What You Need to Know About Alcohol Poisoning
Alcohol poisoning is a dangerous, potentially fatal, effect of drinking large amounts of alcohol in a short period of time. For many people, a case of alcohol poisoning is the “rock bottom” moment that inspires them to seek addiction treatment.
Understanding Alcohol Poisoning
Alcoholic beverages contain acetaldehyde and acetic acid, two toxic substances that the body must work to eliminate. The liver does the majority of this work, although some alcohol is eliminated through a person’s breath, sweat, and urine. Alcohol poisoning occurs when a person consumes more alcohol than the body can process.
A person is considered legally intoxicated with a blood alcohol content (BAC) of 0.08%. The signs of alcohol poisoning normally begin to appear when a person’s BAC reaches 0.16%. Alcohol poisoning can be fatal when a person’s BAC approaches 0.30%.
Alcohol poisoning is caused by binge drinking, but it’s difficult to say with certainty how much alcohol will cause this condition. Gender, weight, body composition, overall health, and past drinking habits affect a person’s alcohol tolerance. Whether a person is drinking on an empty stomach and what type of alcohol they are consuming plays a role as well.
One drink is defined as:
- 12 ounces of regular beer
- 8 to 9 ounces of malt liquor
- 5 ounces of wine
- 1.5 ounces of 80-proof hard liquor
Mixed drinks often contain more than one serving of alcohol, which makes this type of alcohol consumption particularly risky. When someone can’t easily determine how much alcohol they are drinking, it becomes possible to reach dangerous levels without realizing what has happened.
Although alcohol poisoning is most often associated with teens and young adults who do not fully understand the risks of binge drinking, people of any age can experience this dangerous complication of excess alcohol consumption.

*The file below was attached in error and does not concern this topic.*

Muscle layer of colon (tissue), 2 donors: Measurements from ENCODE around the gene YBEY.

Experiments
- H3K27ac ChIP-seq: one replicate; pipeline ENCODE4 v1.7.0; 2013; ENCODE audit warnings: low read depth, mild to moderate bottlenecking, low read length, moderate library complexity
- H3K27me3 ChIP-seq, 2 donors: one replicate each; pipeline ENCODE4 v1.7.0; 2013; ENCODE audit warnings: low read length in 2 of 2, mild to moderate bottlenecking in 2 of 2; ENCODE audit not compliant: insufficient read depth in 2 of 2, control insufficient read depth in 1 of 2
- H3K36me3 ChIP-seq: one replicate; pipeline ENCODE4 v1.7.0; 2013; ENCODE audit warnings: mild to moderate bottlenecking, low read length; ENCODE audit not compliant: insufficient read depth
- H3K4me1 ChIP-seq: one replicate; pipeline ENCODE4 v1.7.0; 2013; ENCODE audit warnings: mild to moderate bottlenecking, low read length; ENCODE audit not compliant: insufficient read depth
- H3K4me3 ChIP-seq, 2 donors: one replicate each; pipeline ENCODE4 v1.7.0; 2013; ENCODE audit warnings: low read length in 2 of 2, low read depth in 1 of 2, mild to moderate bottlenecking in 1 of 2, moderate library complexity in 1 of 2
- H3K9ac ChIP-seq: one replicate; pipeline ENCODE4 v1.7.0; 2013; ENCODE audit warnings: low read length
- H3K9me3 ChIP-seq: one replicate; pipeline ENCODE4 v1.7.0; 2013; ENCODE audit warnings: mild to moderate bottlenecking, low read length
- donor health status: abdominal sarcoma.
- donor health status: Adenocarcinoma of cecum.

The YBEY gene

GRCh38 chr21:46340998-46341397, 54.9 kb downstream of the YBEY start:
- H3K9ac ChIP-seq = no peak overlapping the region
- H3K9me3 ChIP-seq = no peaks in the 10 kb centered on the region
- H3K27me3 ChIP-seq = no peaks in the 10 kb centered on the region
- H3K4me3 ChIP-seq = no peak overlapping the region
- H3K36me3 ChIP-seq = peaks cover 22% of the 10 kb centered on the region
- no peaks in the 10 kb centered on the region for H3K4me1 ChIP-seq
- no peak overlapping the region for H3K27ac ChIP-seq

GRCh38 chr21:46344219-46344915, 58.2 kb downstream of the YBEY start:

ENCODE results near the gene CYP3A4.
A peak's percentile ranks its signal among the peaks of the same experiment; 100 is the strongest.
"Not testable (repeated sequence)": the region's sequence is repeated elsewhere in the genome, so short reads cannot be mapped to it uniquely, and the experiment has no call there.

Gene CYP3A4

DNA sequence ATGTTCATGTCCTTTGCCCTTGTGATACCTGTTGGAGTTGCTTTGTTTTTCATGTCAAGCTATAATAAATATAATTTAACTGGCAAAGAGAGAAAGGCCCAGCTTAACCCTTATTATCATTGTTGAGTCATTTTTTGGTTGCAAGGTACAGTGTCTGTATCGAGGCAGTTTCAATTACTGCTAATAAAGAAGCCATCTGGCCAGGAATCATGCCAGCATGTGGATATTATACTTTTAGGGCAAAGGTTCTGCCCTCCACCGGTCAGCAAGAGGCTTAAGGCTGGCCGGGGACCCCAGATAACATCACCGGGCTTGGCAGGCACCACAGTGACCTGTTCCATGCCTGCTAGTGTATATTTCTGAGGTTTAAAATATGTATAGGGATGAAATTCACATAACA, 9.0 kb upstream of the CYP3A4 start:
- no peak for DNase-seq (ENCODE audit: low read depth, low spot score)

Symptoms of Alcohol Poisoning
Symptoms of alcohol poisoning can include:
- Pale or blue-tinged skin, similar to that of a drowning victim
- Cold or clammy hands
- Memory loss
- Low body temperature
- Irregular or slowed breathing
- Passing out without being able to be awakened
Please note that a person does not need to be experiencing all of these symptoms to be suffering from alcohol poisoning.
What to Do
If you think that someone is suffering from alcohol poisoning, this is a medical emergency. Untreated alcohol poisoning can lead to permanent brain damage or death.
- Call 911 immediately. A person can’t sleep off alcohol poisoning, even if they drink often. Cold showers, fresh air, or black coffee will also do nothing to help. Without treatment, they may die.
- Provide emergency personnel with any information you know. If you know what type of alcohol the person was drinking, how much they had to drink, or if they’ve mixed alcohol with other drugs such as prescription opioid painkillers, this can help first responders provide the most appropriate treatment.
- Do not leave the person alone. Someone who loses consciousness may choke on their own vomit and be unable to breathe, due to the way alcohol poisoning affects the gag reflex.
Underage drinkers are often hesitant to seek help for suspected alcohol poisoning due to a fear of facing legal trouble. However, Good Samaritan laws protect individuals who report alcohol poisoning or drug overdose from legal prosecution related to their own drug or alcohol use.
Treatment for Alcohol Poisoning
Alcohol poisoning is formally diagnosed with blood or urine tests to check blood alcohol levels and look for low blood sugar or other signs of alcohol toxicity. Treatment focuses on helping the body safely rid itself of the alcohol. This might include:
- Careful monitoring
- Positioning to prevent breathing or choking problems
- IV fluids to prevent dehydration
- Oxygen therapy for breathing issues
- Administering vitamins or glucose
Once a person’s condition has been stabilized, it’s time to consider if treatment for alcohol addiction is necessary. In the majority of cases, someone who experiencing alcohol poisoning meets the criteria for having an alcohol use disorder (AUD). They may:
- Be unable to limit their alcohol consumption
- Ignore other responsibilities or interests to spend more time drinking
- Become defensive or lie when confronted about their behavior
Suffer frequent blackouts or engage in risky behavior such as drunk driving
- Experience cravings for alcohol
- Have withdrawal symptoms when they are unable to drink
Waypoint Recovery Center, a leading South Carolina addiction treatment center, offers comprehensive care for men and women struggling with substance abuse. Our residential treatment program includes individual and group therapy, as well as a wide range of holistic treatments designed to heal the mind, body, and spirit. If you’re worried about your loved one, we can schedule an individual assessment to determine the best course of action.